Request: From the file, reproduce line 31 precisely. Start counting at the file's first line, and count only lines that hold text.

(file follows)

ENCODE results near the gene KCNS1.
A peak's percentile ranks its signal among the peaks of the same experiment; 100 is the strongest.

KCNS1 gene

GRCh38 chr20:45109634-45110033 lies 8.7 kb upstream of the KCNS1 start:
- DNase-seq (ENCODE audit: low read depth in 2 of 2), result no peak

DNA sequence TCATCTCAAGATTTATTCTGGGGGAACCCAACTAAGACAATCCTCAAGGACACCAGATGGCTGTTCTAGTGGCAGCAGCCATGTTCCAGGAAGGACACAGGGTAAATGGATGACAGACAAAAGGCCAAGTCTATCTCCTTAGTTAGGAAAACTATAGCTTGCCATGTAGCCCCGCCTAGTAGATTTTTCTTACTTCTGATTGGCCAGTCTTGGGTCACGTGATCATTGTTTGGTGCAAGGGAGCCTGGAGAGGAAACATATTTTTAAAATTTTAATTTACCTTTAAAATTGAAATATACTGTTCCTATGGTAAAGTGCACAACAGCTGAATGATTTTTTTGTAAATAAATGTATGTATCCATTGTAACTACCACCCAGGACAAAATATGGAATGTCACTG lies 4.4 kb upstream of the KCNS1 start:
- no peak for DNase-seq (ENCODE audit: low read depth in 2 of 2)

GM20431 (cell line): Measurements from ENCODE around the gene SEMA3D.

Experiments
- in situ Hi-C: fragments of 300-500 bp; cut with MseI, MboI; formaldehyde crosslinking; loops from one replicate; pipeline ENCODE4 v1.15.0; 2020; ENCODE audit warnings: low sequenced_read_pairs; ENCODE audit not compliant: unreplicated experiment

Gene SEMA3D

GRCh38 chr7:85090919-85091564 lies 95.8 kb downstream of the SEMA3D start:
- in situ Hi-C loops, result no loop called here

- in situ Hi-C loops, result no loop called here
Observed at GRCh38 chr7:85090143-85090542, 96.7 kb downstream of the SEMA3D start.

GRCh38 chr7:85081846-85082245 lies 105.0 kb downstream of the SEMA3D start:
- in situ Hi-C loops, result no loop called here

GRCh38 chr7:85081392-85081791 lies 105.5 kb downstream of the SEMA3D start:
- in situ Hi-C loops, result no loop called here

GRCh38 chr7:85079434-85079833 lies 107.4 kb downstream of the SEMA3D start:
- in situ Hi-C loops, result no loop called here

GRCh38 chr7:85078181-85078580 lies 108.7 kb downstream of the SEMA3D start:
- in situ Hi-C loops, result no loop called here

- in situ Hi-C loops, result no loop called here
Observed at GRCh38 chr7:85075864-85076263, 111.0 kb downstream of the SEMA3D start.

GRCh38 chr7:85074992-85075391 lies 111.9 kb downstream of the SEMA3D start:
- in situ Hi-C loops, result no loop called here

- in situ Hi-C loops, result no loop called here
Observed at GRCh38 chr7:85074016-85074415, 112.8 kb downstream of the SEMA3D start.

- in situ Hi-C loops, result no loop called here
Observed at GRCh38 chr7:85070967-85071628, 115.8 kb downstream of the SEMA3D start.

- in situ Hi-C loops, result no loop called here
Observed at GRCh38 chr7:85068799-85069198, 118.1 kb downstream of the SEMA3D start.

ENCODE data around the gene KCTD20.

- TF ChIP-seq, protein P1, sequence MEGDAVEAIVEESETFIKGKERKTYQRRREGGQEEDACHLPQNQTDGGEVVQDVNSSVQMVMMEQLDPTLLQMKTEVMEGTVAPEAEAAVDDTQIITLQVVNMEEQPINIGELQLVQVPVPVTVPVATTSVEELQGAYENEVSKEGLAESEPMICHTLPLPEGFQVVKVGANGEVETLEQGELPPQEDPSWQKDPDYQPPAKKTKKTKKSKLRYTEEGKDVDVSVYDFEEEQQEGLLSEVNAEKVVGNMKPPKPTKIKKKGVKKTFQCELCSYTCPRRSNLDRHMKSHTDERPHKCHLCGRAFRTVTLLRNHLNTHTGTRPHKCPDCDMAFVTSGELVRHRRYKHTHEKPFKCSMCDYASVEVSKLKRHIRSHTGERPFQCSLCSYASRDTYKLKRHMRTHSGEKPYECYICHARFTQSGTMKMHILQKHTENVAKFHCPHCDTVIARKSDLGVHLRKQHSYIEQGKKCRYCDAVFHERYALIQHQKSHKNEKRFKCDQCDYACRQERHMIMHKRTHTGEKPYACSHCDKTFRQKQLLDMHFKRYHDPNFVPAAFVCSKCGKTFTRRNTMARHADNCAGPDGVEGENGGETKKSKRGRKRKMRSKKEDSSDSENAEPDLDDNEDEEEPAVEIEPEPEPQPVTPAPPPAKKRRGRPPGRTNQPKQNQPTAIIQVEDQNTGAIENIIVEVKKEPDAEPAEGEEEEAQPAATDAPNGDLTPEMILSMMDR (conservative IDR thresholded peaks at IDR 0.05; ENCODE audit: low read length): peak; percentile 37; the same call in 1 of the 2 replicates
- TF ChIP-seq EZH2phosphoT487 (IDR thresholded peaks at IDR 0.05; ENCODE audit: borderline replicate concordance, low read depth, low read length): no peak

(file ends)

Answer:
Observed at GRCh38 chr7:85070967-85071628, 115.8 kb downstream of the SEMA3D start.